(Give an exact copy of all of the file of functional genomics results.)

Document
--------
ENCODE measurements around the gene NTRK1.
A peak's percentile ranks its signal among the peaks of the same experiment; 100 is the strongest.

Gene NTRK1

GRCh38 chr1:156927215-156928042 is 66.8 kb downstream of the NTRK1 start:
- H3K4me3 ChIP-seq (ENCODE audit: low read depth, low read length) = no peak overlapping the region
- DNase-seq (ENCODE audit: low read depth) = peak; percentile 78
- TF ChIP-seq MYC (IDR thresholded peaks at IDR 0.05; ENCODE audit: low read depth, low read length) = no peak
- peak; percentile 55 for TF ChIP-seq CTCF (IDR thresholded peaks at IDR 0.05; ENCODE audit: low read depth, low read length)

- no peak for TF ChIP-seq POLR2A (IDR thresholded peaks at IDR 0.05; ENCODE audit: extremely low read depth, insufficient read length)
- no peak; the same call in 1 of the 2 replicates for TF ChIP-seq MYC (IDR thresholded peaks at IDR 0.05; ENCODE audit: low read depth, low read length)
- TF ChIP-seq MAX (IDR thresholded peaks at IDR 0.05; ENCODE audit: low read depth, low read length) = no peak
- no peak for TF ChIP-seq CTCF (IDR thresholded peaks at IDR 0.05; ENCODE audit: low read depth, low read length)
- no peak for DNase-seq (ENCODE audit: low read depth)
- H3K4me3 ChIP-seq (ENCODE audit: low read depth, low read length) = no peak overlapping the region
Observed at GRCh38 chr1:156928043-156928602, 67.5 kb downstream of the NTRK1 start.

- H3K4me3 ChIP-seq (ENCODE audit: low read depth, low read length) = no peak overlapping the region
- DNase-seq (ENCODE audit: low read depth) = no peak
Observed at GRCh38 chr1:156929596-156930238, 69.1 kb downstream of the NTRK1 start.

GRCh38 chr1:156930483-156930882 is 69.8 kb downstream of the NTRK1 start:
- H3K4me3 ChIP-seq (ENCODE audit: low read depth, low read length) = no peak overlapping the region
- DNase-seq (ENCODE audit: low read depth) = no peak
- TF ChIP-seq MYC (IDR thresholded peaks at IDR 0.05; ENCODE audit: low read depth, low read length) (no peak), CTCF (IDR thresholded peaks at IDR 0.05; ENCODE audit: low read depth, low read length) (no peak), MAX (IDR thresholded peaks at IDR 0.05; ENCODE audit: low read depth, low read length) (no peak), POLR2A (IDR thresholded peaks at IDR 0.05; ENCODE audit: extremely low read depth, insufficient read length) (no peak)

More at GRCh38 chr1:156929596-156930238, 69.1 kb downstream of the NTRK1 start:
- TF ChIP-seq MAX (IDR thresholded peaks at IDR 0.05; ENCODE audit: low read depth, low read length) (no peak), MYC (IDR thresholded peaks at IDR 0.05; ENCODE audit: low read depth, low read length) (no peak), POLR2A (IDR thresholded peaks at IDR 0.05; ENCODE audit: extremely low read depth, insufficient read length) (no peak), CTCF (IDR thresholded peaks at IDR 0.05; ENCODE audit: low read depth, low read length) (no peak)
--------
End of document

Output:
ENCODE measurements around the gene NTRK1.
A peak's percentile ranks its signal among the peaks of the same experiment; 100 is the strongest.

Gene NTRK1

GRCh38 chr1:156927215-156928042 is 66.8 kb downstream of the NTRK1 start:
- H3K4me3 ChIP-seq (ENCODE audit: low read depth, low read length) = no peak overlapping the region
- DNase-seq (ENCODE audit: low read depth) = peak; percentile 78
- TF ChIP-seq MYC (IDR thresholded peaks at IDR 0.05; ENCODE audit: low read depth, low read length) = no peak
- peak; percentile 55 for TF ChIP-seq CTCF (IDR thresholded peaks at IDR 0.05; ENCODE audit: low read depth, low read length)

- no peak for TF ChIP-seq POLR2A (IDR thresholded peaks at IDR 0.05; ENCODE audit: extremely low read depth, insufficient read length)
- no peak; the same call in 1 of the 2 replicates for TF ChIP-seq MYC (IDR thresholded peaks at IDR 0.05; ENCODE audit: low read depth, low read length)
- TF ChIP-seq MAX (IDR thresholded peaks at IDR 0.05; ENCODE audit: low read depth, low read length) = no peak
- no peak for TF ChIP-seq CTCF (IDR thresholded peaks at IDR 0.05; ENCODE audit: low read depth, low read length)
- no peak for DNase-seq (ENCODE audit: low read depth)
- H3K4me3 ChIP-seq (ENCODE audit: low read depth, low read length) = no peak overlapping the region
Observed at GRCh38 chr1:156928043-156928602, 67.5 kb downstream of the NTRK1 start.

- H3K4me3 ChIP-seq (ENCODE audit: low read depth, low read length) = no peak overlapping the region
- DNase-seq (ENCODE audit: low read depth) = no peak
Observed at GRCh38 chr1:156929596-156930238, 69.1 kb downstream of the NTRK1 start.

GRCh38 chr1:156930483-156930882 is 69.8 kb downstream of the NTRK1 start:
- H3K4me3 ChIP-seq (ENCODE audit: low read depth, low read length) = no peak overlapping the region
- DNase-seq (ENCODE audit: low read depth) = no peak
- TF ChIP-seq MYC (IDR thresholded peaks at IDR 0.05; ENCODE audit: low read depth, low read length) (no peak), CTCF (IDR thresholded peaks at IDR 0.05; ENCODE audit: low read depth, low read length) (no peak), MAX (IDR thresholded peaks at IDR 0.05; ENCODE audit: low read depth, low read length) (no peak), POLR2A (IDR thresholded peaks at IDR 0.05; ENCODE audit: extremely low read depth, insufficient read length) (no peak)

More at GRCh38 chr1:156929596-156930238, 69.1 kb downstream of the NTRK1 start:
- TF ChIP-seq MAX (IDR thresholded peaks at IDR 0.05; ENCODE audit: low read depth, low read length) (no peak), MYC (IDR thresholded peaks at IDR 0.05; ENCODE audit: low read depth, low read length) (no peak), POLR2A (IDR thresholded peaks at IDR 0.05; ENCODE audit: extremely low read depth, insufficient read length) (no peak), CTCF (IDR thresholded peaks at IDR 0.05; ENCODE audit: low read depth, low read length) (no peak)